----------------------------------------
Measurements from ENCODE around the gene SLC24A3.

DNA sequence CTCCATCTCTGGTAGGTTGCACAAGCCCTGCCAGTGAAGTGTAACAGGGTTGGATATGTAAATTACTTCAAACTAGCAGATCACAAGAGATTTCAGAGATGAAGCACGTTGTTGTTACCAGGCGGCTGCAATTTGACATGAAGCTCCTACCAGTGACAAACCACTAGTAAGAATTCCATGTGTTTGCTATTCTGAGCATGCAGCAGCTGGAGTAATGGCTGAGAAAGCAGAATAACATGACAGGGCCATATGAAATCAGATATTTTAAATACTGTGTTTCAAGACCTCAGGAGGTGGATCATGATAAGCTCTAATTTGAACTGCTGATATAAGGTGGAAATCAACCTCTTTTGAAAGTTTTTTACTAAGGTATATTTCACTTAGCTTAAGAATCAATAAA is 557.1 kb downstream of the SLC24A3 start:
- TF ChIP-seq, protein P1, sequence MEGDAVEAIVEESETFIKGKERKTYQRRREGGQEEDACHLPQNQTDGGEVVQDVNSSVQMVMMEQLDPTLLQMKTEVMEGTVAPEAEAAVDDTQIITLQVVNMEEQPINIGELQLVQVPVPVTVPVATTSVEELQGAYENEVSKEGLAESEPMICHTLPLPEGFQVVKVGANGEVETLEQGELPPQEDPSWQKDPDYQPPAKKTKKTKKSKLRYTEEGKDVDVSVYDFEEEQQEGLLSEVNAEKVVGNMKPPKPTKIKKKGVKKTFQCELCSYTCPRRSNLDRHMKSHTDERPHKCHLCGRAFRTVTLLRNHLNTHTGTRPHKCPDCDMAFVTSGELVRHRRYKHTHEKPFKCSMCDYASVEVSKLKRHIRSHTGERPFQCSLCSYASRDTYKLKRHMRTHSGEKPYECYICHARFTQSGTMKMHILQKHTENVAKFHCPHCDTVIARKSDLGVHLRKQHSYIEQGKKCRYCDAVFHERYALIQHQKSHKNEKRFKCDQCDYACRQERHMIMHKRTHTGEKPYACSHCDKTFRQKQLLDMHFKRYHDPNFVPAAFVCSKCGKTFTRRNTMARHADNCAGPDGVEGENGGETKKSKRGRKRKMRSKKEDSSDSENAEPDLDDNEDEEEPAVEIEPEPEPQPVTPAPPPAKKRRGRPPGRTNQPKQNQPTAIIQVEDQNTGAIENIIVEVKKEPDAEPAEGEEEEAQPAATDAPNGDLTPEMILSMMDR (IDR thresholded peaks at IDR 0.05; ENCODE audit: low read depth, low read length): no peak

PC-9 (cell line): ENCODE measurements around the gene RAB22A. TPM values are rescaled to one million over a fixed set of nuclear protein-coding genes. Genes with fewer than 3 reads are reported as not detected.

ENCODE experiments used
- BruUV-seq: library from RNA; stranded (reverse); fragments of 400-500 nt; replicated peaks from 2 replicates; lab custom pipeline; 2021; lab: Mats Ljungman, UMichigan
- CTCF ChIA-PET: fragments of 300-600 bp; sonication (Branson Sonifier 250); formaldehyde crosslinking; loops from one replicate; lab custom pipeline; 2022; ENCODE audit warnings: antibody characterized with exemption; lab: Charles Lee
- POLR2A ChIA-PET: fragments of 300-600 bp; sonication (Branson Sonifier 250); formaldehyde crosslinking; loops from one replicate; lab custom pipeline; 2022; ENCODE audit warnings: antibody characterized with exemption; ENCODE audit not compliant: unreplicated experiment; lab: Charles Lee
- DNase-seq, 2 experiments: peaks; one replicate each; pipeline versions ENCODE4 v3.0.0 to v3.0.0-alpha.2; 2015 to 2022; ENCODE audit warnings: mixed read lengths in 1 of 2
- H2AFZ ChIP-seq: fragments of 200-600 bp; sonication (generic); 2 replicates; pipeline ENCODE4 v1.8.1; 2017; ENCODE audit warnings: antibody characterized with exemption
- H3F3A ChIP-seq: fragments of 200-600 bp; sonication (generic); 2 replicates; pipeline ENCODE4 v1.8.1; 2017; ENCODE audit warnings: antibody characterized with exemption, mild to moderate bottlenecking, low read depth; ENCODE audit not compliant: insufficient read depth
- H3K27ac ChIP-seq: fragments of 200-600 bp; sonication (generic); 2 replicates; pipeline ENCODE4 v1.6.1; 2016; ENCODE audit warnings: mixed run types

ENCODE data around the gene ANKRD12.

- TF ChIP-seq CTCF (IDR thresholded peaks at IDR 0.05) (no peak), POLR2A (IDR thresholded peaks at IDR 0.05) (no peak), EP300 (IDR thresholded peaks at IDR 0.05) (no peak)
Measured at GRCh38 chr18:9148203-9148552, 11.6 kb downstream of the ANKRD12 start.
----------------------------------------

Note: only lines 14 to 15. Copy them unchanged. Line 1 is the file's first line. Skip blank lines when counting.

- TF ChIP-seq CTCF (IDR thresholded peaks at IDR 0.05) (no peak), POLR2A (IDR thresholded peaks at IDR 0.05) (no peak), EP300 (IDR thresholded peaks at IDR 0.05) (no peak)
Measured at GRCh38 chr18:9148203-9148552, 11.6 kb downstream of the ANKRD12 start.